Research at depth and previously unpublished revelations make this adroitly told biography of soul-singer Marvin Gaye hard to put down. Despite Gaye's international fame, only a 1974 roman Ö clef about the Motown years (Elaine Jesmer's Number One With a Bullet) and friend David Ritz's Divided Soul (1985) describe his extraordinary life—or death. As British writer Davis (Motown, the History—not reviewed) explains here, when Gaye, 44, was shot and killed by his father on April 1, 1984, his fans were astounded. The singer's friends, however, knowing the violence that cocaine had created in Gaye, weren't surprised when the killer was found to have acted in self-defense. Singing at age three in his father's church, Gaye by age 20 had joined fledgling Motown as a singer and songwriter, penning hits for the Marvelettes and Martha and the Vandellas—here described, along with other singers, studio musicians, and Motown powerhouses, in authoritative and fascinating detail. Despite selling millions of R&B records, Gaye chafed at his straitjacket of love- and dance- songs. Finally telling Motown owner Berry Gordy in 1972 that he would never again record for him if he couldn't have artistic freedom, Gaye wrote, sang, played on, and produced What's Going On?—a seminal album for all R&B artists, one on which Gaye finally wrenched himself off the Motown bubble-gum assembly line and delivered songs about Vietnam, ecology, the black ghetto, and his own drug habit, which was progressively taking over his life. Probably in reaction to lifelong depression, Davis says, Gaye was a 20-year coke addict, often locking himself up alone for monthlong freebase binges. Davis iterates in depth Gaye's many deep contradictions—e.g., how, as a lover, he oscillated from terror that he could never live up to his reputation to a grandiose erotic braggadocio. Consummate biography of a troubled, compelling, and all-too- human character. (Thirteen b&w photographs.)

Pub Date: July 1, 1992

ISBN: 1-85158-487-0

Page Count: 192

Publisher: Mainstream/Trafalgar

Review Posted Online: May 20, 2010

Kirkus Reviews Issue: May 1, 1992

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Stricter than, say, Bergen Evans or W3 ("disinterested" means impartial — period), Strunk is in the last analysis...



Privately published by Strunk of Cornell in 1918 and revised by his student E. B. White in 1959, that "little book" is back again with more White updatings.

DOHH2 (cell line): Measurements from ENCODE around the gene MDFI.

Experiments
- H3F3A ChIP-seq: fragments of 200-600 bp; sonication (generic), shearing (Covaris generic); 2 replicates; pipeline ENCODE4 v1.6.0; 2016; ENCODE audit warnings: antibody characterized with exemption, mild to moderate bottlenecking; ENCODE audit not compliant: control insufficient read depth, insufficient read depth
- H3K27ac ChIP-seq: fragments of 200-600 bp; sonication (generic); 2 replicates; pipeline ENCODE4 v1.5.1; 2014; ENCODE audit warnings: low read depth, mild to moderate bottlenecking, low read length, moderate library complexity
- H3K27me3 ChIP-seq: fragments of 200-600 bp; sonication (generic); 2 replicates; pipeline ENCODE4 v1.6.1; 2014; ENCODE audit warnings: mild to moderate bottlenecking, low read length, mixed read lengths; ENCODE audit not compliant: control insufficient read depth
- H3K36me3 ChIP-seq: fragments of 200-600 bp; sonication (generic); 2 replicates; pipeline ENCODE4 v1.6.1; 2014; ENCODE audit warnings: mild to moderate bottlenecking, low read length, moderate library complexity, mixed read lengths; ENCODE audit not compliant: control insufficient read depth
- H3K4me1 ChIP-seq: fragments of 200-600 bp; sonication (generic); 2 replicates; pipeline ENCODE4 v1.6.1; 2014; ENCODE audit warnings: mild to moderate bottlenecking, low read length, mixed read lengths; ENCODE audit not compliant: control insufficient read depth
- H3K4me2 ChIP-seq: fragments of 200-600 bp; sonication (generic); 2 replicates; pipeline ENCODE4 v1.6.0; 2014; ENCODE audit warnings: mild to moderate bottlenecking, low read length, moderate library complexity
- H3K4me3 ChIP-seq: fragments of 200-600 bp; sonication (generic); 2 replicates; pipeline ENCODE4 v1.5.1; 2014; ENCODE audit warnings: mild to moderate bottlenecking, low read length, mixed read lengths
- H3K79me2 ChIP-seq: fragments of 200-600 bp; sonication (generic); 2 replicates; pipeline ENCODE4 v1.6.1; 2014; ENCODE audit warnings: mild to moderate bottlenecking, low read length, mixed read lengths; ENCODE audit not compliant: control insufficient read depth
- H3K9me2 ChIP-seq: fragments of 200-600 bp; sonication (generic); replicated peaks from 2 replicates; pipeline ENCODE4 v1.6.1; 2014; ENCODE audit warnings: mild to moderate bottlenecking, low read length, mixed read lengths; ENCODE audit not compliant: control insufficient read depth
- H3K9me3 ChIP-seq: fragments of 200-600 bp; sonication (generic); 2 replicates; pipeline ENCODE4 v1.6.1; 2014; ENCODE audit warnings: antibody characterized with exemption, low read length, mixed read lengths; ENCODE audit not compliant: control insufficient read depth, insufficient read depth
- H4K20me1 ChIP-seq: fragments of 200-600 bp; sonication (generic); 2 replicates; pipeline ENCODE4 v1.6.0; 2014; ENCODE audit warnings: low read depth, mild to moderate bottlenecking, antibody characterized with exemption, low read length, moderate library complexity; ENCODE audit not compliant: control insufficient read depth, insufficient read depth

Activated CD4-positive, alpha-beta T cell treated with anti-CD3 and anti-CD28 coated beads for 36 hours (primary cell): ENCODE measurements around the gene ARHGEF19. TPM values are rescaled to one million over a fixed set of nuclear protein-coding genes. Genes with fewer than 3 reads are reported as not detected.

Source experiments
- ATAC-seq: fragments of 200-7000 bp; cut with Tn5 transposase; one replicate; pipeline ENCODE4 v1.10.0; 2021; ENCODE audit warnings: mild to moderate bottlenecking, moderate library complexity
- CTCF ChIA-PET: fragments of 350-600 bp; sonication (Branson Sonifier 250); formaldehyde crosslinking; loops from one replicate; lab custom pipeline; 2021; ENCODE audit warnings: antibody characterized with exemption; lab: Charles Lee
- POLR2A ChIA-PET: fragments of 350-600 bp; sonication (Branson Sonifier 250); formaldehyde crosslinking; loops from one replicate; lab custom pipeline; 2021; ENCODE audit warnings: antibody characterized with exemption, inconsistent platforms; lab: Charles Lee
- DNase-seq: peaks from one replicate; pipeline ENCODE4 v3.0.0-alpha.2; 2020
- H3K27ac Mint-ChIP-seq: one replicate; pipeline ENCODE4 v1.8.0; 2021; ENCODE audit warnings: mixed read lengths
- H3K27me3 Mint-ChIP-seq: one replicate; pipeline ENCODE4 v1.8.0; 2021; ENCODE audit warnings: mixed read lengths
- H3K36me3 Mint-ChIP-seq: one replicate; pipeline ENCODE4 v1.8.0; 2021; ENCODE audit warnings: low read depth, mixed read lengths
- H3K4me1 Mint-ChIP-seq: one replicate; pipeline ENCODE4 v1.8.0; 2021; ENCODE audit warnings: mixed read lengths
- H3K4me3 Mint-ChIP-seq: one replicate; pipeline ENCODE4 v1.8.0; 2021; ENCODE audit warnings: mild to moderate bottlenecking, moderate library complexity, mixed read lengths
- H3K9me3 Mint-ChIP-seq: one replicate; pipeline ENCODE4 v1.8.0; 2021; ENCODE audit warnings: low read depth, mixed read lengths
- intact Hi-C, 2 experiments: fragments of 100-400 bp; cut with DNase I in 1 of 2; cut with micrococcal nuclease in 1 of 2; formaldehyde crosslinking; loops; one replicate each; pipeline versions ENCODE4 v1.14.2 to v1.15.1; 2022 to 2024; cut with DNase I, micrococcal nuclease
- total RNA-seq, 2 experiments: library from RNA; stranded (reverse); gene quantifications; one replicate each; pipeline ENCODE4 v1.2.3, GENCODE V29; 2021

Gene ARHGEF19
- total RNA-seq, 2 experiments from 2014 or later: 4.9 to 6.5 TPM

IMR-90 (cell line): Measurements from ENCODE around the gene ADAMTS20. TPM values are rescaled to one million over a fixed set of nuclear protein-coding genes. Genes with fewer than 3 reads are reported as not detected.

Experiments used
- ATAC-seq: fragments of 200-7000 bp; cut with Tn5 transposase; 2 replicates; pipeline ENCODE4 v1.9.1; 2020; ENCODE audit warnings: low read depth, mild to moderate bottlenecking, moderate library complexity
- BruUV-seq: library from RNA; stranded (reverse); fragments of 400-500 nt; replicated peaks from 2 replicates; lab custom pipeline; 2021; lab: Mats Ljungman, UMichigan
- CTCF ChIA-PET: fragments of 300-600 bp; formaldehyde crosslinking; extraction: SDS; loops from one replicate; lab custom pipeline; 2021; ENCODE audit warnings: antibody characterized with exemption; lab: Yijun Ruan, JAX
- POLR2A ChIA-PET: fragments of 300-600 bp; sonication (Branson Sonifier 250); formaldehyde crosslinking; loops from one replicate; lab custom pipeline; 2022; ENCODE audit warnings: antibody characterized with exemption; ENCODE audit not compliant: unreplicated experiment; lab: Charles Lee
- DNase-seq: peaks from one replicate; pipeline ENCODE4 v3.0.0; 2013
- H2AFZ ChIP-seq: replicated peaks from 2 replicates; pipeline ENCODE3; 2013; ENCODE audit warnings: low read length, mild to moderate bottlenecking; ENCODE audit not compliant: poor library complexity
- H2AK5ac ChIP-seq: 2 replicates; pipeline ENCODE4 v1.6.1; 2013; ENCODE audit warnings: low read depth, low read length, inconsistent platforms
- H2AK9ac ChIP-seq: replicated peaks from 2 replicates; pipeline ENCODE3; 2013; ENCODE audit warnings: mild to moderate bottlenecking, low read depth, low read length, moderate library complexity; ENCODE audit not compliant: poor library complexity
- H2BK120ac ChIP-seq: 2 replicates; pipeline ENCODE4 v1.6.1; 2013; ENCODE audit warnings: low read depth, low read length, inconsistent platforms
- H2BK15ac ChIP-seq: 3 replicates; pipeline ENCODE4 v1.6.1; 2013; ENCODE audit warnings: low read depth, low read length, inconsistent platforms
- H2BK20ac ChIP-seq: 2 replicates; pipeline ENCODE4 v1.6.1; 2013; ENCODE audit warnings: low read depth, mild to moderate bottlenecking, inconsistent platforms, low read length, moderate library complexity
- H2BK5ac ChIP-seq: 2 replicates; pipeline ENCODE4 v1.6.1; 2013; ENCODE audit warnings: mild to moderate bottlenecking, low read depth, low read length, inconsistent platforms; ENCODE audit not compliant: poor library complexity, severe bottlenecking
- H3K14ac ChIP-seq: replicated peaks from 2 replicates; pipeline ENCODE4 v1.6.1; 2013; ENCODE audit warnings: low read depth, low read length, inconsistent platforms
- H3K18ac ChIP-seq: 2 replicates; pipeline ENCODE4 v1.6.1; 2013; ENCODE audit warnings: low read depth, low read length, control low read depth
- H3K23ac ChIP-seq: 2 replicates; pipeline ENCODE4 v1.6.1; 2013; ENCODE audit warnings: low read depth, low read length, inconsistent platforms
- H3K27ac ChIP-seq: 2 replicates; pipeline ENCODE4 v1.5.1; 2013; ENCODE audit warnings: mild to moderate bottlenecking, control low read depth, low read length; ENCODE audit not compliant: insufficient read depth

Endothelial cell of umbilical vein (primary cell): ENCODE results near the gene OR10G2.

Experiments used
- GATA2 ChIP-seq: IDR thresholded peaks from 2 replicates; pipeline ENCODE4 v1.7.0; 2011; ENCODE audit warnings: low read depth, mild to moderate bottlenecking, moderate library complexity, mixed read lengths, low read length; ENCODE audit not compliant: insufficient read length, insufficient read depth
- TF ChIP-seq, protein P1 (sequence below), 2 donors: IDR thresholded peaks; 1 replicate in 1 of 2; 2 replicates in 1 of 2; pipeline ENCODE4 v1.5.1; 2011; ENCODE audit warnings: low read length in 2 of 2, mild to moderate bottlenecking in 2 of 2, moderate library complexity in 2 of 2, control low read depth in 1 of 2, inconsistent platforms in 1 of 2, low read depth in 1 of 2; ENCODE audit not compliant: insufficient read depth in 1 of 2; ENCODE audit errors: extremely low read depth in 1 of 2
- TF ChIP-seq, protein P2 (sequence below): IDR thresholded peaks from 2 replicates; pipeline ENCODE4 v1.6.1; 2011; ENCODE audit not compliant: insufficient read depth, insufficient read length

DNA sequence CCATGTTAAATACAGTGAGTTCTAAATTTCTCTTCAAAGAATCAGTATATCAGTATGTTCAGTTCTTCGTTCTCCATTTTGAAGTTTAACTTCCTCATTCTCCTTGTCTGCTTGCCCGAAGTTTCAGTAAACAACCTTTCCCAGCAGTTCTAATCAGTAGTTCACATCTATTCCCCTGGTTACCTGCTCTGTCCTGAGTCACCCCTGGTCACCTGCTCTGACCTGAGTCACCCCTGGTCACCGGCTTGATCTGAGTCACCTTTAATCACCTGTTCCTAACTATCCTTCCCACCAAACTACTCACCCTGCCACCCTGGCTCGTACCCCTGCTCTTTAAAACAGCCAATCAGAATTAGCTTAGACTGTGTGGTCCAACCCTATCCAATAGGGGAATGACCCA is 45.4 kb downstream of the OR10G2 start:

Stricter than, say, Bergen Evans or W3 ("disinterested" means impartial — period), Strunk is in the last analysis (whoops — "A bankrupt expression") a unique guide (which means "without like or equal").

Pub Date: May 15, 1972

ISBN: 0205632645

Page Count: 105

Publisher: Macmillan

Review Posted Online: Oct. 28, 2011

Kirkus Reviews Issue: May 1, 1972

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This early reader is an excellent introduction to the March on Washington in 1963 and the important role in the march played by Martin Luther King Jr. Ruffin gives the book a good, dramatic start: “August 28, 1963. It is a hot summer day in Washington, D.C. More than 250,00 people are pouring into the city.” They have come to protest the treatment of African-Americans here in the US. With stirring original artwork mixed with photographs of the events (and the segregationist policies in the South, such as separate drinking fountains and entrances to public buildings), Ruffin writes of how an end to slavery didn’t mark true equality and that these rights had to be fought for—through marches and sit-ins and words, particularly those of Dr. King, and particularly on that fateful day in Washington. Within a year the Civil Rights Act of 1964 had been passed: “It does not change everything. But it is a beginning.” Lots of visual cues will help new readers through the fairly simple text, but it is the power of the story that will keep them turning the pages. (Easy reader. 6-8)

Pub Date: Jan. 1, 2001

ISBN: 0-448-42421-5

Page Count: 48

Publisher: Grosset & Dunlap

Review Posted Online: May 20, 2010

Kirkus Reviews Issue: Dec. 1, 2000

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